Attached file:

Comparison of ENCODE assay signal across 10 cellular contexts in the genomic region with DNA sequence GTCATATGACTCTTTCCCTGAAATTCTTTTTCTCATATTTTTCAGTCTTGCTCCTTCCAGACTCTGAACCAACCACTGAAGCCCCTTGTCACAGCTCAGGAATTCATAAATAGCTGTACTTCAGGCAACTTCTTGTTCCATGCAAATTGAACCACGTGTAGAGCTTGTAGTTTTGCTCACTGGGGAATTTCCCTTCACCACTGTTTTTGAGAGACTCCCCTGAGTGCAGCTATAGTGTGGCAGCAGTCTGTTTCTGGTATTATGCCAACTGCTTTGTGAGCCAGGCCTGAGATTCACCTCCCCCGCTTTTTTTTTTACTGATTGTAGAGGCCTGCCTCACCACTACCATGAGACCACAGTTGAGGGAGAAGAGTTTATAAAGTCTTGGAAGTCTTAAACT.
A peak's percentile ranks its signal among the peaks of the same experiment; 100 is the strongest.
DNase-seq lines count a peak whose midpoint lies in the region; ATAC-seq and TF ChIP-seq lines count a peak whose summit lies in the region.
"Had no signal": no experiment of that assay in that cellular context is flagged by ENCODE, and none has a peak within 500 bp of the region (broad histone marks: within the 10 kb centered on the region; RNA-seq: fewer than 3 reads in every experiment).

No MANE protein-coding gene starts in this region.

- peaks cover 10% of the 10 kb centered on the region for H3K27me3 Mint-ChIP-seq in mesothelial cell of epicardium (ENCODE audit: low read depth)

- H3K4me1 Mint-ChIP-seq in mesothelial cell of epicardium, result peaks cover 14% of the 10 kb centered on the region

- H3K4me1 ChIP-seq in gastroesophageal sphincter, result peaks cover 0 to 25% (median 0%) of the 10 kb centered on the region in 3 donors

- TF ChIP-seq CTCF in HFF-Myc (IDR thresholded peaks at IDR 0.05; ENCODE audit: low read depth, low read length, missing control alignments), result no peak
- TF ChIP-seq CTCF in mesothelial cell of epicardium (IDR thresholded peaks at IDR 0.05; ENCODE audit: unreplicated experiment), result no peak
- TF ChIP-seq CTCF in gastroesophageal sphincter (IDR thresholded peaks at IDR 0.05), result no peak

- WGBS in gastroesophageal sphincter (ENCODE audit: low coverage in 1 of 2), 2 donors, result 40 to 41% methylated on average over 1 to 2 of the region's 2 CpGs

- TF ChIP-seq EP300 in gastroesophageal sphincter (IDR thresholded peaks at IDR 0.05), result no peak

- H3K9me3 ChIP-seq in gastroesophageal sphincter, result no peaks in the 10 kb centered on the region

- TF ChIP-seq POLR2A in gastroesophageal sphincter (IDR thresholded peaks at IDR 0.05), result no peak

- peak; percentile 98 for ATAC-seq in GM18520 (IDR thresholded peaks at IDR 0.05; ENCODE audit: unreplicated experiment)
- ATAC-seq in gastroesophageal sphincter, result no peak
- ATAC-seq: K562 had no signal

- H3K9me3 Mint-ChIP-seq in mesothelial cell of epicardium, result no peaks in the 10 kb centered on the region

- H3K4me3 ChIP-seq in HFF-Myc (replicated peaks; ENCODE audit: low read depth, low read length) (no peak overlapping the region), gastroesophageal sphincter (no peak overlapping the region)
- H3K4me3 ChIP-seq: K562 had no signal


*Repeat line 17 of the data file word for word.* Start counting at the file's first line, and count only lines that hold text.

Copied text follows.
- ATAC-seq in gastroesophageal sphincter, result no peak